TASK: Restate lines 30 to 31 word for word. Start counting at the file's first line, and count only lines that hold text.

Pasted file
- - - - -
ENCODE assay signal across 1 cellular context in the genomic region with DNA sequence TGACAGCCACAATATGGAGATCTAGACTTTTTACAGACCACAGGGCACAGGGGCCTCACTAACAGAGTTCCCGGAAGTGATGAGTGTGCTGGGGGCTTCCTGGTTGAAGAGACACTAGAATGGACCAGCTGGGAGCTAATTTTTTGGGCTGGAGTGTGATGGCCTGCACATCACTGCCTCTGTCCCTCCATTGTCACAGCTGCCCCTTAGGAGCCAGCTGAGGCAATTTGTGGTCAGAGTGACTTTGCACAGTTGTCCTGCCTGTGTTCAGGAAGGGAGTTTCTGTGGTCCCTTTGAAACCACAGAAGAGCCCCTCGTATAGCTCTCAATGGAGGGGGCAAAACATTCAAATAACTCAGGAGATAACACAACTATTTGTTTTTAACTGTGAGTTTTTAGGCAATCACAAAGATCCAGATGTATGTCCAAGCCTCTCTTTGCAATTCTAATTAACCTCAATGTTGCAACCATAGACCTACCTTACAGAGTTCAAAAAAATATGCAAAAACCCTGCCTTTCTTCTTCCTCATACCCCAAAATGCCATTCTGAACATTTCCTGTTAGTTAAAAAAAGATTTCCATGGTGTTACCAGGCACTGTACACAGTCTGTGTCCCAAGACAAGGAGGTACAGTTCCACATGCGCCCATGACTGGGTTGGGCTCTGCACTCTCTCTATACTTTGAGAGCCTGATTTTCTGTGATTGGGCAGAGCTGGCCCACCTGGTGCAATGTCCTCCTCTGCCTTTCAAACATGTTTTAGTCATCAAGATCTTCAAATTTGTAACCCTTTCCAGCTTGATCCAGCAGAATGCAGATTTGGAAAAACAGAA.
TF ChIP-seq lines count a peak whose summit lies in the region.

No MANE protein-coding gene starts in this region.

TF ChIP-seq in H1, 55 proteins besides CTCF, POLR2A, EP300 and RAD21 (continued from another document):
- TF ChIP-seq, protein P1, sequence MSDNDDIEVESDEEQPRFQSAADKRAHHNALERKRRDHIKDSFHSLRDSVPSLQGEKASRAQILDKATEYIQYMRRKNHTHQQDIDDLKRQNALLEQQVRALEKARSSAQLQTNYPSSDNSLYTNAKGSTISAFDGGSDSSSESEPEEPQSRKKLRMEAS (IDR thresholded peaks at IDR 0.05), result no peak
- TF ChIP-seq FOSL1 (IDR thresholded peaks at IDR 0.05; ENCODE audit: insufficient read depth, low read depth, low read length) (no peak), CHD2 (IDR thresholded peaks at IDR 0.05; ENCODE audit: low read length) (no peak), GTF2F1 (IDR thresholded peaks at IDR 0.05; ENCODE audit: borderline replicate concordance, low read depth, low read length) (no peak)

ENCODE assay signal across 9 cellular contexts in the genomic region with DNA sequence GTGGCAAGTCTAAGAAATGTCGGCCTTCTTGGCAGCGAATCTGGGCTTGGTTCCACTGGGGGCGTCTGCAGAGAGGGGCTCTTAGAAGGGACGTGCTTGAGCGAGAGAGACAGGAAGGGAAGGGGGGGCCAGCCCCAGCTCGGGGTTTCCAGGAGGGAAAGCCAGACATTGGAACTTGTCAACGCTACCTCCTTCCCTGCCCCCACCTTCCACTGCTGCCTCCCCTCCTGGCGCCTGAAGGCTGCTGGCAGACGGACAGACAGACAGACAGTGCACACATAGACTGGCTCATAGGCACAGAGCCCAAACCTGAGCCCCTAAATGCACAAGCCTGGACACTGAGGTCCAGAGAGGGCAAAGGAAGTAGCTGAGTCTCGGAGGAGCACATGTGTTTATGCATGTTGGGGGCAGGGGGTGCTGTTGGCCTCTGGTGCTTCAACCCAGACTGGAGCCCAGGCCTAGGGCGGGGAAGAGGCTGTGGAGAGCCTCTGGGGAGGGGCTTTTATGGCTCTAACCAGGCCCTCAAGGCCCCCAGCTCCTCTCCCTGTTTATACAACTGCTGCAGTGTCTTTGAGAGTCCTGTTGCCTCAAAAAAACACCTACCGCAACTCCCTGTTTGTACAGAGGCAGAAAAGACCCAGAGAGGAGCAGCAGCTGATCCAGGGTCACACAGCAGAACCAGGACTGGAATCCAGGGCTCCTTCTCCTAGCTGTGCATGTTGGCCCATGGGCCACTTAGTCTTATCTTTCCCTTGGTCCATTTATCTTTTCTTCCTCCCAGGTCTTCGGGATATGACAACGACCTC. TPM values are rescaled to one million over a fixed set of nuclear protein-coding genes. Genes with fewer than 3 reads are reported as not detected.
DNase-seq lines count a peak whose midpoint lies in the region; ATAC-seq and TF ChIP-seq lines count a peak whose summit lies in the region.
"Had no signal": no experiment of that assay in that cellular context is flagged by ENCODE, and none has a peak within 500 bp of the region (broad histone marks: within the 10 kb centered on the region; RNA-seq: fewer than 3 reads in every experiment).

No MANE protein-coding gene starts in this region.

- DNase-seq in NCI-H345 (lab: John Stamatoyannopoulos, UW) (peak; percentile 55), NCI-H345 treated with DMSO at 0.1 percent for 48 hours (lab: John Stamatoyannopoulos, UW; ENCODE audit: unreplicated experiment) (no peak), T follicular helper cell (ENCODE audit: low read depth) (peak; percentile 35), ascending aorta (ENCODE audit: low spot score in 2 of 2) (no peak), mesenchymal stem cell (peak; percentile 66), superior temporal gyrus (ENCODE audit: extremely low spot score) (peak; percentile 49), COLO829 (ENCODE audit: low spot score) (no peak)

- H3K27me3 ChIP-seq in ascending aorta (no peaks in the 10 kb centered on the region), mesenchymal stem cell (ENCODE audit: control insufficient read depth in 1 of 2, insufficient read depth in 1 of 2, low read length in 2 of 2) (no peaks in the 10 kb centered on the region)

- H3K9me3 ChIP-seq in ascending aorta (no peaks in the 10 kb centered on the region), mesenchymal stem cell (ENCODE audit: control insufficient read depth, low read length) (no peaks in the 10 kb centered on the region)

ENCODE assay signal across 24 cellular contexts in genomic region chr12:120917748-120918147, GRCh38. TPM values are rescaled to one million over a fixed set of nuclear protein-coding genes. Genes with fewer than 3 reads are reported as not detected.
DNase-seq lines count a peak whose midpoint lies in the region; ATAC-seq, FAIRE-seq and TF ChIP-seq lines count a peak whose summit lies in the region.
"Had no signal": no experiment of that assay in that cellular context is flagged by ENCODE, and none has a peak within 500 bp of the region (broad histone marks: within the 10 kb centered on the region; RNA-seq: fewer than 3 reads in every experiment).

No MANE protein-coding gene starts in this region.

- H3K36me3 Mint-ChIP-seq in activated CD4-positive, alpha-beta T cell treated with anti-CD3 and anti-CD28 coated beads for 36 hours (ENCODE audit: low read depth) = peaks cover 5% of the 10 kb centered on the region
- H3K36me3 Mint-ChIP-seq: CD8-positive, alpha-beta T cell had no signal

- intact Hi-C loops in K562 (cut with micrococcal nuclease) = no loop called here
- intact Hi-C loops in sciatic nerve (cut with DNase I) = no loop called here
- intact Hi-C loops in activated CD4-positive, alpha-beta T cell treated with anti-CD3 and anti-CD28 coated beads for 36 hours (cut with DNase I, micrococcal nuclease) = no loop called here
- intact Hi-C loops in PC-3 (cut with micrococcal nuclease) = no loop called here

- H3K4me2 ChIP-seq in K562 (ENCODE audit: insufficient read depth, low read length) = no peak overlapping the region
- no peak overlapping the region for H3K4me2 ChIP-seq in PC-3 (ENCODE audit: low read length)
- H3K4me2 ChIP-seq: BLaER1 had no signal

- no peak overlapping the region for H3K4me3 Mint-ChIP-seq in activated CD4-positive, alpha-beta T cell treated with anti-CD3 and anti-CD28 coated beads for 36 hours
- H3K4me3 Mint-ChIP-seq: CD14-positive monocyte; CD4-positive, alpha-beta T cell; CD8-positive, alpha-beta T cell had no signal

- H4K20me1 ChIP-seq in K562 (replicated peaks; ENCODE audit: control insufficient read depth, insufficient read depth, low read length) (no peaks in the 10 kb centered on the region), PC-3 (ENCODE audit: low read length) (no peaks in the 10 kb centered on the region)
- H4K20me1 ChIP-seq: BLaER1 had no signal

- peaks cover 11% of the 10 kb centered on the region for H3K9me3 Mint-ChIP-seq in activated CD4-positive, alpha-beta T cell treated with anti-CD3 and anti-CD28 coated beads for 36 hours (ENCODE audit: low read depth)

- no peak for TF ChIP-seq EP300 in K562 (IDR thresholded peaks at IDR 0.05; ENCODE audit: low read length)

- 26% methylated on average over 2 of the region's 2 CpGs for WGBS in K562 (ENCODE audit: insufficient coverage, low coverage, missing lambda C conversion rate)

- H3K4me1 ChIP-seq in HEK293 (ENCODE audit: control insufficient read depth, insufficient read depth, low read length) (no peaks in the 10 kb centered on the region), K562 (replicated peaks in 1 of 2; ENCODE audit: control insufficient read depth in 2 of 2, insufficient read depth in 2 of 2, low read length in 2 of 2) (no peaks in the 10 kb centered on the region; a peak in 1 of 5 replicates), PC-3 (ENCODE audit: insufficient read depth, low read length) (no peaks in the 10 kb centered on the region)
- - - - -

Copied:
- H4K20me1 ChIP-seq: BLaER1 had no signal

- peaks cover 11% of the 10 kb centered on the region for H3K9me3 Mint-ChIP-seq in activated CD4-positive, alpha-beta T cell treated with anti-CD3 and anti-CD28 coated beads for 36 hours (ENCODE audit: low read depth)